Thank you to everyone for your very kind comments for this series. It has been a joy creating for such an enthusiastic audience <3
Thank you to Jennifer Davis and her adorable daughters Ellie and Isla. They stopped by one morning to see if they could find Snowy Owl. The girls and Mom were being so good at watching her from a safe distance. I asked Jenny if she minded if I took a photo and some footage, too. Jenny very graciously said yes!
Some good news-
In the two years that have passed since our Snowy visited Cape Ann’s Back Shore, all of Boston’s North Shore has not seen the same tremendous numbers of that winter of 2018. I read though on ProjectSNOWstorm’s website of the possibility of an exciting upcoming winter of 2020-2021 because there has been a good population of lemmings in the eastern portions of the Snowies breeding grounds. Let’s hope for more visits by beautiful Snowies <3
A Snowy Owl Comes to Cape Ann was created for the kids in the Cape Ann community during this at-home school time. Please share with young people you know who may be interested.
Thank you again for watching!
To see all five episodes together, please go to the Snowy Owl Film Project page on my website.
Again, thank you to Scott Weidensaul from ProjectSNOWstorm for script advice.
A Snowy Owl Comes to Cape Ann
Part Five: Snowy Owl Returns to the Arctic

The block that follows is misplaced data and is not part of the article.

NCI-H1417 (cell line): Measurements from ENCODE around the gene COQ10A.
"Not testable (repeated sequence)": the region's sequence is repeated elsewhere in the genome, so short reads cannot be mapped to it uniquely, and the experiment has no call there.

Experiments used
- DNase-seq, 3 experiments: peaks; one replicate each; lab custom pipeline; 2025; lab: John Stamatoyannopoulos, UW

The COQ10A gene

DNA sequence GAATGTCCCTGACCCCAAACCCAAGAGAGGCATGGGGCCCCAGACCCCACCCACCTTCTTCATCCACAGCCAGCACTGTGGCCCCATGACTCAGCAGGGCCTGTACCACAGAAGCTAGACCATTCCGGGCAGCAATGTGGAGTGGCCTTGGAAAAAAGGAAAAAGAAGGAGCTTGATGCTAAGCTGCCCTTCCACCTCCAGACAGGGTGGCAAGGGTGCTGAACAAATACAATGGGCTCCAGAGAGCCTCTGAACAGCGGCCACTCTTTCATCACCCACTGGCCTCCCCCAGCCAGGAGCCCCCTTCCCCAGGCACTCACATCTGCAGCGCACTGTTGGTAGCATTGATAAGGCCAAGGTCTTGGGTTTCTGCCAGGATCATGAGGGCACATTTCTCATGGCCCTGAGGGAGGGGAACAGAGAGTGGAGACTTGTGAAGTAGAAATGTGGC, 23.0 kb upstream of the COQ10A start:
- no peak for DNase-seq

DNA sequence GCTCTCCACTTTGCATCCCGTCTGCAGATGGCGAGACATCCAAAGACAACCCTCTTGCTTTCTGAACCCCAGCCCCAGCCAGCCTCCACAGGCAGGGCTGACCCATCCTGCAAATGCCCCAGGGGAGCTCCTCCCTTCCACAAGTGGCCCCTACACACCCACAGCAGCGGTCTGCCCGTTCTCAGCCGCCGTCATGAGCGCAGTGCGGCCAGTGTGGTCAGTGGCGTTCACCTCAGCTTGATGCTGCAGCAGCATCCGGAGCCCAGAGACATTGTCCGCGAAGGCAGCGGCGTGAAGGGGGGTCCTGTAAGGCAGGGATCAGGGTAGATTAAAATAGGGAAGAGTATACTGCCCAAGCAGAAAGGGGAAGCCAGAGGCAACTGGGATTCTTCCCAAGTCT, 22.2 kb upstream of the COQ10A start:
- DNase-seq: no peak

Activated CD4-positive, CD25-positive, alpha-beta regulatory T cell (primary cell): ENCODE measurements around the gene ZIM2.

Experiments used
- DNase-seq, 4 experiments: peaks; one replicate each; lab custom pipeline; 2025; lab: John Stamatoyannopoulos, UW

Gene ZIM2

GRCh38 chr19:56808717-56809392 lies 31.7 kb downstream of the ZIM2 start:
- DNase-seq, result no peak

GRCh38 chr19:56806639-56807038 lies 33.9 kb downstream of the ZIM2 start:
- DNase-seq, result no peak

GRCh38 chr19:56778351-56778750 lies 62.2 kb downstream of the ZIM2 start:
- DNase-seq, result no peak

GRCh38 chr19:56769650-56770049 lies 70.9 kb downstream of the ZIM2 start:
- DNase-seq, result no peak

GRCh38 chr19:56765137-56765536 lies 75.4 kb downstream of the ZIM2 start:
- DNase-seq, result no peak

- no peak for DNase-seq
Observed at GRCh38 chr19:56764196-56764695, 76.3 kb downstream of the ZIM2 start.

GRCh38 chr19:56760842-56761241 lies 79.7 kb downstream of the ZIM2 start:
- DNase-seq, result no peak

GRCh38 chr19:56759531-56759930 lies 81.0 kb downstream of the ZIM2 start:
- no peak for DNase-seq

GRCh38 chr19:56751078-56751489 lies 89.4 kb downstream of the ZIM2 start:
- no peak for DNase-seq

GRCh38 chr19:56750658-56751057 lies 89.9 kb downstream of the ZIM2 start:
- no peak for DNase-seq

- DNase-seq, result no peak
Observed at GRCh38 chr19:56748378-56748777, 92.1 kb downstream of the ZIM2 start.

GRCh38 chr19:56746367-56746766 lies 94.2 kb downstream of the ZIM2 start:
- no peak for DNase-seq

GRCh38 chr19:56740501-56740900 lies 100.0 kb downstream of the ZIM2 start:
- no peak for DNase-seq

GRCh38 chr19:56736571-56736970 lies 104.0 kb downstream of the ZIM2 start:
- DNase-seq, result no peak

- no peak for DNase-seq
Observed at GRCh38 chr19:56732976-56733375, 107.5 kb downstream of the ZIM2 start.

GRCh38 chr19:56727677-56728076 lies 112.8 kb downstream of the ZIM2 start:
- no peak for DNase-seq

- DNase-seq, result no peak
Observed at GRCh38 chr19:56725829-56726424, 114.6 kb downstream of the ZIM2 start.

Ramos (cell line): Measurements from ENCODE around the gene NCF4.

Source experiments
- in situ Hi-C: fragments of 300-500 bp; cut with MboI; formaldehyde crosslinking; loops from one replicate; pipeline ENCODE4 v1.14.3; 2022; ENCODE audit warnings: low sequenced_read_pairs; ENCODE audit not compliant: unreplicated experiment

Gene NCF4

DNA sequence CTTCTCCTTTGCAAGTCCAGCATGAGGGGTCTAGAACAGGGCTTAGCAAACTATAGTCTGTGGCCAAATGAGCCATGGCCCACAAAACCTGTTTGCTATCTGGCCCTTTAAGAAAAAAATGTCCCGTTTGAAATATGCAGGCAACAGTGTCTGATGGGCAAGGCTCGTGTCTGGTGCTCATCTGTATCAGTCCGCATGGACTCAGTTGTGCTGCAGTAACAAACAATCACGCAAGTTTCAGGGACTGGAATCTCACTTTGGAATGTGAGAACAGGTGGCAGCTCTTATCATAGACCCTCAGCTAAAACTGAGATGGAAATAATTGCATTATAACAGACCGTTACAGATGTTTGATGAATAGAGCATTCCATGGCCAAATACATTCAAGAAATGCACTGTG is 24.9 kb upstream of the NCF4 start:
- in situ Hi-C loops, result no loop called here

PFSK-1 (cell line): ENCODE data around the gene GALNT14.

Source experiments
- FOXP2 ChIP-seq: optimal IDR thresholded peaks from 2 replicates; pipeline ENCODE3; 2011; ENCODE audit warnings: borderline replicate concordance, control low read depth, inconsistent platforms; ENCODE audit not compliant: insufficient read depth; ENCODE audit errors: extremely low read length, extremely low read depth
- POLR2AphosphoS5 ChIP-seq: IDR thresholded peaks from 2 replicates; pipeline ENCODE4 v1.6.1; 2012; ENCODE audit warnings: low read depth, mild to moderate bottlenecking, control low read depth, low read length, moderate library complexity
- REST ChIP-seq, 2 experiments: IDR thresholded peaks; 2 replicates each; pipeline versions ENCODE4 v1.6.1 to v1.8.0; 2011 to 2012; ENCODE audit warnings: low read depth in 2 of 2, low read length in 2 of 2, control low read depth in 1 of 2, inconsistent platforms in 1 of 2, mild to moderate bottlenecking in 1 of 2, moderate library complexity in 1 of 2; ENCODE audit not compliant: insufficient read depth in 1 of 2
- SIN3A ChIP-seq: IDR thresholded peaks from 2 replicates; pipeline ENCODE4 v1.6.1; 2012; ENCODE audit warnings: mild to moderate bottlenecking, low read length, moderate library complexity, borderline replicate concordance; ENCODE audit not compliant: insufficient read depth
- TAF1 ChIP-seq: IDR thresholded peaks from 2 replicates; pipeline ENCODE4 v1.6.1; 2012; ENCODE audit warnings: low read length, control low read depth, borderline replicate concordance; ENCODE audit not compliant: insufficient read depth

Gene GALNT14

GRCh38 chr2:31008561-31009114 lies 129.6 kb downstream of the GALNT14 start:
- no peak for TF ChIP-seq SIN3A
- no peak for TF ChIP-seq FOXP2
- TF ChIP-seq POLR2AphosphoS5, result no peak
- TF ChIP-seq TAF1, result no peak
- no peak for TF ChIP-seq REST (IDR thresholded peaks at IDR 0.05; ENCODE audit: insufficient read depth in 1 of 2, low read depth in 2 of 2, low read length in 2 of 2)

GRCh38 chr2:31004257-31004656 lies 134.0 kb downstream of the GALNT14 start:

Friends of Snowy Owl wondered how long she would stay before heading north on her return migration to the Arctic. Typically, Snowies leave New England by March or April, but some have stayed as late as July.
Why do people find Snowy Owls so captivating?
Owls symbolize wisdom and intelligence, and the characters they are given in popular culture and literature strengthen our associations.
We are provided a wonderful window into the world of owls through Snowies because they are crepuscular creatures, which means they are most active at dawn and at dusk.
There are only about 30,000 Snowy Owls in the wild. No one knows if their numbers are stable or decreasing.
Snowies face many threats, especially when they come south to us, including vehicles, planes, and toxic chemicals.
Research analysis shows that most carry some degree of rat poison, pesticides, and/or mercury in their bodies.
We can all be conscientious stewards of Snowies by not using poisonous chemicals and by keeping a safe distance when observing.
In early March, Snowy Owl began to appear restless. Migration is the most dangerous period in an owl’s life, but hormonal changes triggered by longer days were urging her northward.
Snowy Owl survived the fierce winds and waves of powerful nor’easters along with constant heckling by gulls and crows.
She ate well during her winter stay on Cape Ann.
Snowy Owl was strong and healthy when she departed, increasing the likelihood of a safe journey and return to her breeding habitat of Arctic tundra and grasslands.
Safe travels beautiful Snowy!